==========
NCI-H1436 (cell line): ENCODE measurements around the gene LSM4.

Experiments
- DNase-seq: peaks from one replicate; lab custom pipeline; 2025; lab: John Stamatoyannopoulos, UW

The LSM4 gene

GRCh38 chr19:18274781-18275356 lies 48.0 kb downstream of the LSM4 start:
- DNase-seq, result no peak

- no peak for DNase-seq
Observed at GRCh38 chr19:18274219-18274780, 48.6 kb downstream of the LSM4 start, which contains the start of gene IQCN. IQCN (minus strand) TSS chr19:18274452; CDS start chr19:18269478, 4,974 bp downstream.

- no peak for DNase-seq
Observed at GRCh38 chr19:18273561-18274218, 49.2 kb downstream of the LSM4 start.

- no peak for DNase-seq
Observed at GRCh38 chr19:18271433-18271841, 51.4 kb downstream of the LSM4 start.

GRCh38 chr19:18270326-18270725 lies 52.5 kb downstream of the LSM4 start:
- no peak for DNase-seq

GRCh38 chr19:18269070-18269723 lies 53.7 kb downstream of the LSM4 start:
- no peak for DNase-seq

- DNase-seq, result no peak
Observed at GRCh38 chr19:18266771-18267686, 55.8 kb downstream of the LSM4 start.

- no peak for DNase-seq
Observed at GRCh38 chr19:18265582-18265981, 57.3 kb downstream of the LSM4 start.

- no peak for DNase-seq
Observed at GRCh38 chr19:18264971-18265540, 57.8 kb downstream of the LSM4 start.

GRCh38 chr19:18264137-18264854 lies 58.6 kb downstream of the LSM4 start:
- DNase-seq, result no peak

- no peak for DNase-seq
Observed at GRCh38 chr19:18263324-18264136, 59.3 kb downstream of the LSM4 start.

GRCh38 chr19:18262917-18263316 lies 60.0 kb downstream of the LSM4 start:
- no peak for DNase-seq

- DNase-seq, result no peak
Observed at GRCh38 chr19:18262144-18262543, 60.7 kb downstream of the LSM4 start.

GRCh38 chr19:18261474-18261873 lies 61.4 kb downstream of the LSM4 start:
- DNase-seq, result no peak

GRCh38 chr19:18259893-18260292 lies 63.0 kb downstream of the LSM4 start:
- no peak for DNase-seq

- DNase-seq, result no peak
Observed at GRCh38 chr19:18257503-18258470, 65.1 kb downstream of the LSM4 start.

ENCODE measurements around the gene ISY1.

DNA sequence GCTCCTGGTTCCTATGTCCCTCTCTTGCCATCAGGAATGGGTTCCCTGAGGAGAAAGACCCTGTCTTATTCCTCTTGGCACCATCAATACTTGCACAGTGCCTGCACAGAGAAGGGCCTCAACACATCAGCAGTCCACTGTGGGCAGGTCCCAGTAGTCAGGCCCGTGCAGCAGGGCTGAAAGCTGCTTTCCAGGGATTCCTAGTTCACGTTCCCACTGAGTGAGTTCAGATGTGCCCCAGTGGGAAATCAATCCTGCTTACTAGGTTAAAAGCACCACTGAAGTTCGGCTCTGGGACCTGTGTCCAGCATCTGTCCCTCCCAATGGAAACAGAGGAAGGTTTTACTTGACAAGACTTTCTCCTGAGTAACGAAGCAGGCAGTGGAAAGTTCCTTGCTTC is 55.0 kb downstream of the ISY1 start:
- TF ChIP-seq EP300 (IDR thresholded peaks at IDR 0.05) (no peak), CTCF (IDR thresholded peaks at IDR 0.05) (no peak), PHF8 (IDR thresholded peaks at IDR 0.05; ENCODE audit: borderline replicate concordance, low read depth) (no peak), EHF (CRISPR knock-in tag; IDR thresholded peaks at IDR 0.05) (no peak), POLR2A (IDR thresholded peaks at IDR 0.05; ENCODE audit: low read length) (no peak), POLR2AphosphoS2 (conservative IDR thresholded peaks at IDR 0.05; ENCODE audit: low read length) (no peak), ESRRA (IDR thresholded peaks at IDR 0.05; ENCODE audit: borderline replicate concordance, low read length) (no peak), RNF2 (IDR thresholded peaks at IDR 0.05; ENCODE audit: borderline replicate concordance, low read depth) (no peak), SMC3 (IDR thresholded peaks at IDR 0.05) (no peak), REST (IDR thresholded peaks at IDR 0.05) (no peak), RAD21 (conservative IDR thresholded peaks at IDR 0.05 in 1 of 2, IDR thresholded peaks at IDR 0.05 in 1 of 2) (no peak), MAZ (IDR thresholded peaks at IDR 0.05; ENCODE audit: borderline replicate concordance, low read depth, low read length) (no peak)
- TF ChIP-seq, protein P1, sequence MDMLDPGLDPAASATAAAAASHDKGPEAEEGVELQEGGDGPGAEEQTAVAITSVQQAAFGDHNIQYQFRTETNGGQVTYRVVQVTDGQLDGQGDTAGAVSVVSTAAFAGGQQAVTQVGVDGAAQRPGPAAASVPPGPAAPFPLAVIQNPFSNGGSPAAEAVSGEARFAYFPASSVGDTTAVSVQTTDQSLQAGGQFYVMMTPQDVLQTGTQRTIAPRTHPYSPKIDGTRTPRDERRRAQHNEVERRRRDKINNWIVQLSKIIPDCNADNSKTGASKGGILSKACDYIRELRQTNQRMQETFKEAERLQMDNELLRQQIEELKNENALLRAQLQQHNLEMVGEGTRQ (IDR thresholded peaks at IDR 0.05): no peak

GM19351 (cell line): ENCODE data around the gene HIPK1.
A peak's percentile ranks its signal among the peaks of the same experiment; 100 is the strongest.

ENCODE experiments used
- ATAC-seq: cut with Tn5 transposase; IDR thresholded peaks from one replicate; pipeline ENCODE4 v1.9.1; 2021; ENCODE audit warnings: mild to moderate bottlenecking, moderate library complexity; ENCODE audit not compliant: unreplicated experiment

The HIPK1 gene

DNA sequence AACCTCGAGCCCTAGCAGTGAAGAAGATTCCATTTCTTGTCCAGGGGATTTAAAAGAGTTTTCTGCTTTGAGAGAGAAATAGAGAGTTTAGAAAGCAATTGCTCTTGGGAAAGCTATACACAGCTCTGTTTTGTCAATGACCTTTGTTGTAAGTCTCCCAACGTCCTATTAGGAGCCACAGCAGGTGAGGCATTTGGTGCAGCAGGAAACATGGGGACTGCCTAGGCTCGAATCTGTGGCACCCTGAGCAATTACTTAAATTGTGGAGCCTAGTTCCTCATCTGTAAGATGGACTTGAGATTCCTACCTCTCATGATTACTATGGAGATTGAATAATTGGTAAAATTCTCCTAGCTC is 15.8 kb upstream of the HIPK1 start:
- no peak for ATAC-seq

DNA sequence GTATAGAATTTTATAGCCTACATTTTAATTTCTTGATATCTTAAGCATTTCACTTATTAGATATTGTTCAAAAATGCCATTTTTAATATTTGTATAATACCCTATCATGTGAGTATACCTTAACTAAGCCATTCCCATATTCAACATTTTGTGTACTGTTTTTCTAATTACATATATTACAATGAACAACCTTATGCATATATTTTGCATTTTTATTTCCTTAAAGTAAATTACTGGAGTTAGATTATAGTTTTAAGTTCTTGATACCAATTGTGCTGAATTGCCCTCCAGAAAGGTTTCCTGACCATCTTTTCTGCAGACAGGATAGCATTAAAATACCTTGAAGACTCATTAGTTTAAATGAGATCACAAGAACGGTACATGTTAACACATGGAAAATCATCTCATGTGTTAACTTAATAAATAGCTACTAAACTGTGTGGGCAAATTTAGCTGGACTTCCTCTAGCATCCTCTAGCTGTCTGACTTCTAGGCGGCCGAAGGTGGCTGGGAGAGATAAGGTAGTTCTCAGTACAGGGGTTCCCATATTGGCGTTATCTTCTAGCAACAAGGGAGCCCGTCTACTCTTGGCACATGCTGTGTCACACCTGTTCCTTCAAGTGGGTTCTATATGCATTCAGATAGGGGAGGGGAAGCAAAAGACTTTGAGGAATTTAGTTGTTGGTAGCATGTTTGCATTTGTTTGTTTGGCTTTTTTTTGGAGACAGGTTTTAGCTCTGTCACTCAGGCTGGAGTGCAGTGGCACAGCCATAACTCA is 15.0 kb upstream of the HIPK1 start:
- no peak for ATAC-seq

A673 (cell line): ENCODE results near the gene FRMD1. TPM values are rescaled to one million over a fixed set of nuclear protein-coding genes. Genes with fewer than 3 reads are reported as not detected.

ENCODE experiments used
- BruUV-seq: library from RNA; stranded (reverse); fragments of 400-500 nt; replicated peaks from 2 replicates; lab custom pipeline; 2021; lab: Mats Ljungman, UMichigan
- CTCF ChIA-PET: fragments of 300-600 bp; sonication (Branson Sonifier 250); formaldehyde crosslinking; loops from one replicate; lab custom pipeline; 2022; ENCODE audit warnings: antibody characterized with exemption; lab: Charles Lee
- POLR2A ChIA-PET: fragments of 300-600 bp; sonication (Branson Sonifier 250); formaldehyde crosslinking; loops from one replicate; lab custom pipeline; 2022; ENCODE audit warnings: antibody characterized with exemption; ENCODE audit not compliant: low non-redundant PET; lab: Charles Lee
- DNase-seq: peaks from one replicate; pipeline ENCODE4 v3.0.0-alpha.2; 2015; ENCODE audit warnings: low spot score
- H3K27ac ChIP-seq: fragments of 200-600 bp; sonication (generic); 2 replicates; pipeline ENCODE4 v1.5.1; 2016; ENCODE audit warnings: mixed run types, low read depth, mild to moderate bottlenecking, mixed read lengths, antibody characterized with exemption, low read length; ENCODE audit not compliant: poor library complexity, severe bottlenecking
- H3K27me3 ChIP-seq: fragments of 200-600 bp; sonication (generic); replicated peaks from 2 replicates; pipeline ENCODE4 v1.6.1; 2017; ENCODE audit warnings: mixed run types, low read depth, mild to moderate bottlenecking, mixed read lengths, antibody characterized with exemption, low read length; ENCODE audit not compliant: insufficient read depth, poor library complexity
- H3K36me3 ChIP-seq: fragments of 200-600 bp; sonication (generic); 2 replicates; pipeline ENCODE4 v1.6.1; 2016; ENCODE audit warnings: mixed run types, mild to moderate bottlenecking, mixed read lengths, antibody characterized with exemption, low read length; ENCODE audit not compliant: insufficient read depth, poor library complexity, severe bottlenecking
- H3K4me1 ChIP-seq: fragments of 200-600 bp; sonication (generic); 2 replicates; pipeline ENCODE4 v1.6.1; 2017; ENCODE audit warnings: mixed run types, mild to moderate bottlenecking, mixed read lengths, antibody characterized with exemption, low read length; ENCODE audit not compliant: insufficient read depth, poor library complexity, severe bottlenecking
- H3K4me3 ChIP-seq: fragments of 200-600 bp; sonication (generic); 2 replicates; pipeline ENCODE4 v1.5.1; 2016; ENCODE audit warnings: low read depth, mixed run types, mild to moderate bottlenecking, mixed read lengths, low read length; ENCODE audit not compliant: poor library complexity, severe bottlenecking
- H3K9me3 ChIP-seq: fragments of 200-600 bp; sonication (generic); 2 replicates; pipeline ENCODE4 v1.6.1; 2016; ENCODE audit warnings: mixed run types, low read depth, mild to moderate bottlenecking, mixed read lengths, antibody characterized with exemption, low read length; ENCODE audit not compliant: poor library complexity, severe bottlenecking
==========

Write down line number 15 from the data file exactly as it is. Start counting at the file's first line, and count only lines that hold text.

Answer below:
GRCh38 chr19:18269070-18269723 lies 53.7 kb downstream of the LSM4 start: